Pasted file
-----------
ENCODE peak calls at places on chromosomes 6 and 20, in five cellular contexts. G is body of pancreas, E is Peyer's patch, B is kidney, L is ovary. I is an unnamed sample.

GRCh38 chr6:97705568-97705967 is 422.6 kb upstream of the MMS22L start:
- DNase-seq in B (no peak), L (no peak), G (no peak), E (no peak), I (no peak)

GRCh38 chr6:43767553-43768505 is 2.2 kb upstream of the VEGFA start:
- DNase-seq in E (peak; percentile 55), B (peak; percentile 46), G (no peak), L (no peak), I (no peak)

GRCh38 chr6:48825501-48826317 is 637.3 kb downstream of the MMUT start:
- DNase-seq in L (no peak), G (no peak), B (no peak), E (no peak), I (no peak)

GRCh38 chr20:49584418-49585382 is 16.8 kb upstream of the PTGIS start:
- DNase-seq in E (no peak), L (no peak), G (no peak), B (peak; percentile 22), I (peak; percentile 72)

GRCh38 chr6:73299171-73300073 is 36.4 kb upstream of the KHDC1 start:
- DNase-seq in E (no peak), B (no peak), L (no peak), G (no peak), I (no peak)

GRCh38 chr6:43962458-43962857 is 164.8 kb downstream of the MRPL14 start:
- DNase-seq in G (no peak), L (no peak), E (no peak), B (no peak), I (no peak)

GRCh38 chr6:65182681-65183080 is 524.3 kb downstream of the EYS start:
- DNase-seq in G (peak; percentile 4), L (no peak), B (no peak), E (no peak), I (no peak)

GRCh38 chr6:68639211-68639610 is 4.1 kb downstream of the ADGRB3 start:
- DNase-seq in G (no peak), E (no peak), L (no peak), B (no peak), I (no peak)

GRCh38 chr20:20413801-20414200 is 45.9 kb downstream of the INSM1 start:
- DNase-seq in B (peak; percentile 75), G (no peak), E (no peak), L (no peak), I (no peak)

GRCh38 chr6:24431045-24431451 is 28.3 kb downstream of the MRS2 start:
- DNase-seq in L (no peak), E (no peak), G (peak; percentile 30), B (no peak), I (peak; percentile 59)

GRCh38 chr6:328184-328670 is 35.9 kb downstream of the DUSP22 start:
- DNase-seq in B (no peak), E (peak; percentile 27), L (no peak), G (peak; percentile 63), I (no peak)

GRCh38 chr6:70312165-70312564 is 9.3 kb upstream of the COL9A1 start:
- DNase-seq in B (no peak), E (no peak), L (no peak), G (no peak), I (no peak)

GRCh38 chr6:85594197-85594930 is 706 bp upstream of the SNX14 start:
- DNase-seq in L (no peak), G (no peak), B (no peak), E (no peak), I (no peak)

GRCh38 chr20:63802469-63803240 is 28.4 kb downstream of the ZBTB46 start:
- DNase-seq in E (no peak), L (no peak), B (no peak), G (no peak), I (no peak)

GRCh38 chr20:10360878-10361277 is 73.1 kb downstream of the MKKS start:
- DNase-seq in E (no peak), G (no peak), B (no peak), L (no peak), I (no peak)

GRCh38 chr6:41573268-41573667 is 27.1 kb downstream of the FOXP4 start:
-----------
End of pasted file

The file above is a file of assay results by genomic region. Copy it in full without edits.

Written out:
ENCODE peak calls at places on chromosomes 6 and 20, in five cellular contexts. G is body of pancreas, E is Peyer's patch, B is kidney, L is ovary. I is an unnamed sample.

GRCh38 chr6:97705568-97705967 is 422.6 kb upstream of the MMS22L start:
- DNase-seq in B (no peak), L (no peak), G (no peak), E (no peak), I (no peak)

GRCh38 chr6:43767553-43768505 is 2.2 kb upstream of the VEGFA start:
- DNase-seq in E (peak; percentile 55), B (peak; percentile 46), G (no peak), L (no peak), I (no peak)

GRCh38 chr6:48825501-48826317 is 637.3 kb downstream of the MMUT start:
- DNase-seq in L (no peak), G (no peak), B (no peak), E (no peak), I (no peak)

GRCh38 chr20:49584418-49585382 is 16.8 kb upstream of the PTGIS start:
- DNase-seq in E (no peak), L (no peak), G (no peak), B (peak; percentile 22), I (peak; percentile 72)

GRCh38 chr6:73299171-73300073 is 36.4 kb upstream of the KHDC1 start:
- DNase-seq in E (no peak), B (no peak), L (no peak), G (no peak), I (no peak)

GRCh38 chr6:43962458-43962857 is 164.8 kb downstream of the MRPL14 start:
- DNase-seq in G (no peak), L (no peak), E (no peak), B (no peak), I (no peak)

GRCh38 chr6:65182681-65183080 is 524.3 kb downstream of the EYS start:
- DNase-seq in G (peak; percentile 4), L (no peak), B (no peak), E (no peak), I (no peak)

GRCh38 chr6:68639211-68639610 is 4.1 kb downstream of the ADGRB3 start:
- DNase-seq in G (no peak), E (no peak), L (no peak), B (no peak), I (no peak)

GRCh38 chr20:20413801-20414200 is 45.9 kb downstream of the INSM1 start:
- DNase-seq in B (peak; percentile 75), G (no peak), E (no peak), L (no peak), I (no peak)

GRCh38 chr6:24431045-24431451 is 28.3 kb downstream of the MRS2 start:
- DNase-seq in L (no peak), E (no peak), G (peak; percentile 30), B (no peak), I (peak; percentile 59)

GRCh38 chr6:328184-328670 is 35.9 kb downstream of the DUSP22 start:
- DNase-seq in B (no peak), E (peak; percentile 27), L (no peak), G (peak; percentile 63), I (no peak)

GRCh38 chr6:70312165-70312564 is 9.3 kb upstream of the COL9A1 start:
- DNase-seq in B (no peak), E (no peak), L (no peak), G (no peak), I (no peak)

GRCh38 chr6:85594197-85594930 is 706 bp upstream of the SNX14 start:
- DNase-seq in L (no peak), G (no peak), B (no peak), E (no peak), I (no peak)

GRCh38 chr20:63802469-63803240 is 28.4 kb downstream of the ZBTB46 start:
- DNase-seq in E (no peak), L (no peak), B (no peak), G (no peak), I (no peak)

GRCh38 chr20:10360878-10361277 is 73.1 kb downstream of the MKKS start:
- DNase-seq in E (no peak), G (no peak), B (no peak), L (no peak), I (no peak)

GRCh38 chr6:41573268-41573667 is 27.1 kb downstream of the FOXP4 start: